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On the brink of extinction

Niraj Kakati and Nilmani Rabha

A relatively big bird suddenly took flight a few hundred meters ahead of us, though we had not noticed it on the ground. It was of robust size, with large wings, recoiled neck and greyish in colour. As the bird settled on the bank of a stream further apart, we peered through the binocular. Yes, there it was, standing still with its long neck raised and staring in our direction. We clicked photographs with maximum zoom and all of us crowded over the camera display screen. Confirmed…White-bellied Heron sighted; the first for our team!

It had been three hours since we left our base camp, the Forest Inspection Bungalow at Phibsu under Kachugaon Forest Division of Manas Tiger Reserve, Assam. It was cold and almost dark when we set out early in the morning at 05:30 A.M. on 22rd November, 2013. However, once the sun emerged from behind the tall Bombax and Lagerstroemia tree forest, the light spread rapidly. The River Phibsu, from which this area derives its name, flows down from Bhutan and is relatively wide at nearly 400 metres bank-to-bank, though largely dry and negotiable on foot during the winter months. It was characteristic ‘bhabar’ terrain where rivers carry enormous amount of silt and rock debris from the upstream areas aided by the heavy seasonal rainfall, fragile nature of the rock formation and steep channel gradient. We trekked along slowly, crisscrossing the shallow streams and sometimes moving along the rocky bed, flanked by mostly moist deciduous forest on either side of the river.Numerous birds greeted us on our morning sojourn including the lapwing, wagtail, kingfisher, little heron and serpent eagle among others.

Even as we were busy identifying the chirping birds, one of the guards accompanying us cried, “elephant! elephant!” To our shock, a solitary wild elephant (called ‘makhna’, i.e., a male without tusks) was standing in our path barely 50 metres away and we had literally walked into it. Three of our members including Heron Guardian, Rajual Islari, were too close to the elephant for comfort and instinctively turned around and ran. The elephant mock charged, but the three of us who were slightly behind, stood our ground. The pachyderm stopped, abruptly changed direction and disappeared into the forest. Well, the incident surely startled us,but we moved ahead with purpose and all our senses had awoken to full alertness. As is believed in this part of the world, elephants are a good omen!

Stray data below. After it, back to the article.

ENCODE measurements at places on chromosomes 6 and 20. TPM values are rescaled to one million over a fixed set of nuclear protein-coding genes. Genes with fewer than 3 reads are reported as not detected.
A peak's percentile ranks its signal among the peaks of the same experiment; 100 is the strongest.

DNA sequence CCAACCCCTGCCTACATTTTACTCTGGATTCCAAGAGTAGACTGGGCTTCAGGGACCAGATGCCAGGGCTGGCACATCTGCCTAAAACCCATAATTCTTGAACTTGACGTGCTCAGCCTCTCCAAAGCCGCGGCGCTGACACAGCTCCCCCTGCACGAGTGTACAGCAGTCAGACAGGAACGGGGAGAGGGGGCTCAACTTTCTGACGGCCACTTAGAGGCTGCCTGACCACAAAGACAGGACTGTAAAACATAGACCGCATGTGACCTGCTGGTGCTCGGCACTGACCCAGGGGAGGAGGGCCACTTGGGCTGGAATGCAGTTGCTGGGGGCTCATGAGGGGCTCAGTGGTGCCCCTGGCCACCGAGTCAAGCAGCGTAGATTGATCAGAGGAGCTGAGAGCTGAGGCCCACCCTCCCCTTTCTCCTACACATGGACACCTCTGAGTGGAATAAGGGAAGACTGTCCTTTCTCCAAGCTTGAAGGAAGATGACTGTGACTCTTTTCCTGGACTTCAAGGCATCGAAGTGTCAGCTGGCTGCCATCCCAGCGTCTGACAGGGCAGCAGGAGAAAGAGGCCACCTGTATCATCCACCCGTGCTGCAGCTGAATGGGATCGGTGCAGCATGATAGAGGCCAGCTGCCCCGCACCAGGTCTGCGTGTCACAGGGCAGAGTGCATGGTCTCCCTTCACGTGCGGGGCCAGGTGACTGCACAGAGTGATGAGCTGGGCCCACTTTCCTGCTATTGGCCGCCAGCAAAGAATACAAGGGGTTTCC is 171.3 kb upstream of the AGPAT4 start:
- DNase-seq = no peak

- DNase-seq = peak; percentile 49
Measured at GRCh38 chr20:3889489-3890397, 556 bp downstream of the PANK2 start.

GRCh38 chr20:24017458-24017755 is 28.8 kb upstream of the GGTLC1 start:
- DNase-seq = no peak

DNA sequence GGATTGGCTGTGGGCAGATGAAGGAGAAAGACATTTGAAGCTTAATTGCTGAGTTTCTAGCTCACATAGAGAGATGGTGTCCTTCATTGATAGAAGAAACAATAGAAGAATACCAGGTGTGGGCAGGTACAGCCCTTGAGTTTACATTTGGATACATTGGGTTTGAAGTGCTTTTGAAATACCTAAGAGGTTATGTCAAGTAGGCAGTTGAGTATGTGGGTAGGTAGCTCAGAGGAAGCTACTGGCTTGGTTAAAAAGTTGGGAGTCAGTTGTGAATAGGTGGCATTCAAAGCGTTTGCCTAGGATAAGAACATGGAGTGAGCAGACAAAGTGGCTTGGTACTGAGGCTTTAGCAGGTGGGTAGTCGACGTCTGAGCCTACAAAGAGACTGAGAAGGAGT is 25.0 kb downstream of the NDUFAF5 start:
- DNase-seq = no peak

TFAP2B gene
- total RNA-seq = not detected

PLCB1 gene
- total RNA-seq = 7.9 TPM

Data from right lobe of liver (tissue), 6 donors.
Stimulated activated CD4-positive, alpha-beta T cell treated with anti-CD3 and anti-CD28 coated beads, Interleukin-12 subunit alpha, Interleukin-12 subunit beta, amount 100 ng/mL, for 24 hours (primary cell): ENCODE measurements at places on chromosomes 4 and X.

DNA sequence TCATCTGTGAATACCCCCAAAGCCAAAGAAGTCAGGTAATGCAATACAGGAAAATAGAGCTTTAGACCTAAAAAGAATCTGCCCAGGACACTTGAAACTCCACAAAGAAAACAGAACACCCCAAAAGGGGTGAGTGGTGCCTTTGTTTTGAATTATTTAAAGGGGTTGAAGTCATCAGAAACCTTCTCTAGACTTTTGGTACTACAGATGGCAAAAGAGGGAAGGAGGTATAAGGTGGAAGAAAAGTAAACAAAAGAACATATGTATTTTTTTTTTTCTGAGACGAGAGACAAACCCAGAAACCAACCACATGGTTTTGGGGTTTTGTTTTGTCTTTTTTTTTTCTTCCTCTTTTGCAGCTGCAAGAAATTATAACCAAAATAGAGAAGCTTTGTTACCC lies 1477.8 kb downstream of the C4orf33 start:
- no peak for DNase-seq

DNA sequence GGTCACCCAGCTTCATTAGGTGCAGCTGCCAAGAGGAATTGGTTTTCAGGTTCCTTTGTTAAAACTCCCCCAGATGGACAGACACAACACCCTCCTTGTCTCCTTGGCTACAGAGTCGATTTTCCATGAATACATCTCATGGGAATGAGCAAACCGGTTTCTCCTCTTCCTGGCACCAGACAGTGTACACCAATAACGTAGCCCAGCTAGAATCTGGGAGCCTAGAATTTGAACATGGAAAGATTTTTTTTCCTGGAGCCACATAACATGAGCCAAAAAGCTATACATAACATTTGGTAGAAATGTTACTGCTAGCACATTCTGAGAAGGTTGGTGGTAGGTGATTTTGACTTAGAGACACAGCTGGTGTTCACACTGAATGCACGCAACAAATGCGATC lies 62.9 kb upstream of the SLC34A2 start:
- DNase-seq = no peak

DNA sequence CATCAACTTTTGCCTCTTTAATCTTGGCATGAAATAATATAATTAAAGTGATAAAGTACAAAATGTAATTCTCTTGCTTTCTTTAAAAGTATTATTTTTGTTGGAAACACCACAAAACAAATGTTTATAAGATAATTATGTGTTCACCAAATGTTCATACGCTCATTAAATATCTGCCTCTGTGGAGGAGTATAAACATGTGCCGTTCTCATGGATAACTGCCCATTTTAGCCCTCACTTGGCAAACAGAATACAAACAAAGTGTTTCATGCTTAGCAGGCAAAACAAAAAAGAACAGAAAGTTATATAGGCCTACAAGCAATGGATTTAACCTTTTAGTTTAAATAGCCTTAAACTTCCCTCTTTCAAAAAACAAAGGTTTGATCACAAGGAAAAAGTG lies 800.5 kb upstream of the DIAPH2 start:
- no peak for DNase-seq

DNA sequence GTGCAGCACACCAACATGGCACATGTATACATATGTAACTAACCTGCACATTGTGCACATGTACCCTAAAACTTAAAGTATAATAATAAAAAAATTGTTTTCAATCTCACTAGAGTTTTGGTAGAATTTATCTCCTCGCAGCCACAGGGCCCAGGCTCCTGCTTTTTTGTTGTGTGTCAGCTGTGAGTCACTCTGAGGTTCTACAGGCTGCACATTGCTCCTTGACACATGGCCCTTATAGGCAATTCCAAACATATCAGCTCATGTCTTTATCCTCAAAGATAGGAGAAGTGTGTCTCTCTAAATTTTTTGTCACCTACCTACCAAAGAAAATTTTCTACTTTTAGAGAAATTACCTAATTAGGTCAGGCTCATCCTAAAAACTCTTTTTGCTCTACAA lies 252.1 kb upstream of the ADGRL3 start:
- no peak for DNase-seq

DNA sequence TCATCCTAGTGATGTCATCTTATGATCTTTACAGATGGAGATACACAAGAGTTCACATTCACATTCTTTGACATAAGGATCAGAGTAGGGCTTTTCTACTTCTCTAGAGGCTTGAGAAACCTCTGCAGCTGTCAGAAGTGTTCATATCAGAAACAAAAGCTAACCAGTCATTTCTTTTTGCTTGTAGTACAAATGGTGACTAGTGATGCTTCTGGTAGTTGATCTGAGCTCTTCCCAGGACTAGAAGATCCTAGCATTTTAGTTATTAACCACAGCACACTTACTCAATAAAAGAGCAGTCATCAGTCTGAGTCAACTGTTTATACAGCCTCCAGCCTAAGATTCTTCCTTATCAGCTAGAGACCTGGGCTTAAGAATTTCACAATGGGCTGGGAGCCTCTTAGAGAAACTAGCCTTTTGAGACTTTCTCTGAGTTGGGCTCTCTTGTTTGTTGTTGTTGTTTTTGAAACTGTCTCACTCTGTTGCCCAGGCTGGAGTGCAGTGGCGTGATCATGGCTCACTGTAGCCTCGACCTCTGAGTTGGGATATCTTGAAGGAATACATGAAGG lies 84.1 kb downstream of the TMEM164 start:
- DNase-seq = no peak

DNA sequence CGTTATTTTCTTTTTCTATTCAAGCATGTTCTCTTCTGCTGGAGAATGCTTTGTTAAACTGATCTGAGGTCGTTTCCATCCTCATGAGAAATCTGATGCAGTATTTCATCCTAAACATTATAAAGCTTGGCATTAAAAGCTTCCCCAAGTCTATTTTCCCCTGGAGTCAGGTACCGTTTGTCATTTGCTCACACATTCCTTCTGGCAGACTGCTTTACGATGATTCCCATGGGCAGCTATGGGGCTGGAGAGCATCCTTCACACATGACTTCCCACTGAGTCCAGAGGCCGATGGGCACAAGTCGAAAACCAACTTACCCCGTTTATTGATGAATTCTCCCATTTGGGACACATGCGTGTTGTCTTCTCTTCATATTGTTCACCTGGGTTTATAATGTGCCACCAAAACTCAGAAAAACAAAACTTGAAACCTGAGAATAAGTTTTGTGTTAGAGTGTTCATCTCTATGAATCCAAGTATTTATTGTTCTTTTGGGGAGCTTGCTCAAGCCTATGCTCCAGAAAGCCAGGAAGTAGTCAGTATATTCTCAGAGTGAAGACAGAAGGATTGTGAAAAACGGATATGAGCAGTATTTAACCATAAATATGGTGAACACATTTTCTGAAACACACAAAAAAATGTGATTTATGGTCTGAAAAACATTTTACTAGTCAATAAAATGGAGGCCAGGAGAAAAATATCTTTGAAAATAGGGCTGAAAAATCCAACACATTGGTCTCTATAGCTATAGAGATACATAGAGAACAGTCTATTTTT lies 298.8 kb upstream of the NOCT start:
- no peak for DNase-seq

It was about 8:30 A.M.when we reached the Indo-Bhutan border after traversing about 2.5 – 3 km from base camp. At the end of the stream survey, we held in the area for enumerating the birds by point count method. We spotted a black stork flying in the area which was a positive indication of available habitat for large fish-eating birds. Just as we had finished the point count and were observing the habitat on the Bhutan side, the large greyish bird flew up in the air and landed along a stream some 200 meters away. The river bed was about 40 meters wide at the site, though the stream width was only 10 meters. The white-bellied heron is known to prefer undisturbed and inaccessible areas, dwelling in forest streams and broad rivers, and feeding on fish. Its physical appearance is distinctive, standing at over 1 meter in height as the world’s second largest heron. It has a massive bill, relatively the longest neck of any heron and a whitish-coloured underside contrasting strongly against the dark grey colour on the back.

We made another foray to the same location around the same time the next day. And behold, we encountered the white-bellied heron again! This time it was further inside the Indian border. Amazingly, a second white-bellied heron appeared on the scene which indicated that a pair had been visiting the area. We spent an hour observing the bird and the bird kept a determined watch on us as well! Finally, it flew away towards the thickets in the Bhutan side.

The white-bellied heron is a Critically Endangered species with an estimated global population of less than 250 mature individuals and is listed among the fifty rarest birds in the world. It is threatened by habitat degradation and disturbance in the few areas where it is still known to exist. During our survey, we actually encountered two persons who were fishing in the streams with drag nets. They had trekked nearly 15 km from their village to that location for a basket-full of fish. Earlier, we had met a pair of cattle-herders near our base camp who not only seemed to recognize the white-bellied heron from the pamphlet we were carrying but also pointed us to the potential location of the bird which was quite proximate to the site of our actual sighting! While we contemplate the challenges for the species’ survival, our sighting of the bird also strengthened our motivation and determination to help secure the species and its habitat.

The survey was supported through an IUCN-SOS grant.Members of the team who reported the sighting belonged to NGOs ATREE, Green Forest Conservation and forest staff.

Ashoka Trust for Research in Ecology and the Environment (ATREE),

Guwahati, Assam.

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